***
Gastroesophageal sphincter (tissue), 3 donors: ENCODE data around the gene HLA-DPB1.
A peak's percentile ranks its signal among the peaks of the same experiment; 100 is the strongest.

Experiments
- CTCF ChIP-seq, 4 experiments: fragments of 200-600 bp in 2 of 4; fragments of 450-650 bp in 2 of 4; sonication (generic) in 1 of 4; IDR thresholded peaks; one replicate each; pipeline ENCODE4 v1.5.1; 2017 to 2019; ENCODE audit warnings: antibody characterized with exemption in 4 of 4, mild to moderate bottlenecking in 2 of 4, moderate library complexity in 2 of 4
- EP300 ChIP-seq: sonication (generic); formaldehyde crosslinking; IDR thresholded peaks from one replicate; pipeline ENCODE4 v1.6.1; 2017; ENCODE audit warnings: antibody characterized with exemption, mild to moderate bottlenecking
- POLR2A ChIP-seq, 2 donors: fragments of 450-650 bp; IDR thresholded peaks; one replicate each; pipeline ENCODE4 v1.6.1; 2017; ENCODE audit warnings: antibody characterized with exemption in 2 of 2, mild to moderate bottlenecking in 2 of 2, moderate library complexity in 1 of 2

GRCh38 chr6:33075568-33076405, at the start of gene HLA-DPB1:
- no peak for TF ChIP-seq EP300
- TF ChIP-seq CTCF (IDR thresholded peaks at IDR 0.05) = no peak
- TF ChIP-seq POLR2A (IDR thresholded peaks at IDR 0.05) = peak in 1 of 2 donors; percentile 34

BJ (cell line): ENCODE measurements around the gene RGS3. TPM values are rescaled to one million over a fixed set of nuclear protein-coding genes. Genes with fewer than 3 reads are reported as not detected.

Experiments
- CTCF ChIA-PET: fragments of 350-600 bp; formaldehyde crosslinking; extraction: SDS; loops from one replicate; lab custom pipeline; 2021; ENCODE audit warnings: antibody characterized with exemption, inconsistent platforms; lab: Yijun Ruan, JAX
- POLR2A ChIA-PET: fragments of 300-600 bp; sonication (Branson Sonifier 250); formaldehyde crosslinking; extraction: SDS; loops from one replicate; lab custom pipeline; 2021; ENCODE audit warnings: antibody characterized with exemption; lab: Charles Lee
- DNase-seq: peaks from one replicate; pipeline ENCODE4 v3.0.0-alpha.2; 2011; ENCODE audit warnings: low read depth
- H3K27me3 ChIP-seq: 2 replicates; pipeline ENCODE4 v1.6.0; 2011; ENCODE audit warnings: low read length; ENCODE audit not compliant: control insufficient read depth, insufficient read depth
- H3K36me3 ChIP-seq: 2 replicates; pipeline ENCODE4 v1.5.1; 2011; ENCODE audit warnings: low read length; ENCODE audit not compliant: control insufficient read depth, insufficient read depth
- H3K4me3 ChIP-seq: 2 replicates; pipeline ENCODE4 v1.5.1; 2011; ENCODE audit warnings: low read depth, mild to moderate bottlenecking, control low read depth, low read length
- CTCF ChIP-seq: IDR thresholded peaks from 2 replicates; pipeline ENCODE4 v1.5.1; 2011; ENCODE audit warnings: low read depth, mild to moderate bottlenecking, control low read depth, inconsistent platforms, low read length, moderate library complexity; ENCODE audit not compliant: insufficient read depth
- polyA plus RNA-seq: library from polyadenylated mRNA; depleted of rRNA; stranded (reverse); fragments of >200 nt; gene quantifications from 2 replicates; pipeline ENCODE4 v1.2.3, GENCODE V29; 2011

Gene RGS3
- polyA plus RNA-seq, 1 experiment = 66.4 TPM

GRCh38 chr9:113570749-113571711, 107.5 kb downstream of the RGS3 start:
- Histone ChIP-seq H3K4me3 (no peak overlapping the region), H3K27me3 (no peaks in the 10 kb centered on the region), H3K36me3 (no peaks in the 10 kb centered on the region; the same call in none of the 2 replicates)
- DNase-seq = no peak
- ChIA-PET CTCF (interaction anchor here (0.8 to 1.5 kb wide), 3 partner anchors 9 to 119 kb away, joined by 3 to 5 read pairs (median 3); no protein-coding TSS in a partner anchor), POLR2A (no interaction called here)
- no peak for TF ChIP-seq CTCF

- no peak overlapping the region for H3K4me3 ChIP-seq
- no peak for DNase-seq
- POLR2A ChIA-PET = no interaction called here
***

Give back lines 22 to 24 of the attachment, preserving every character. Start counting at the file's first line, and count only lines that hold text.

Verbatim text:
- polyA plus RNA-seq, 1 experiment = 66.4 TPM

GRCh38 chr9:113570749-113571711, 107.5 kb downstream of the RGS3 start:
- Histone ChIP-seq H3K4me3 (no peak overlapping the region), H3K27me3 (no peaks in the 10 kb centered on the region), H3K36me3 (no peaks in the 10 kb centered on the region; the same call in none of the 2 replicates)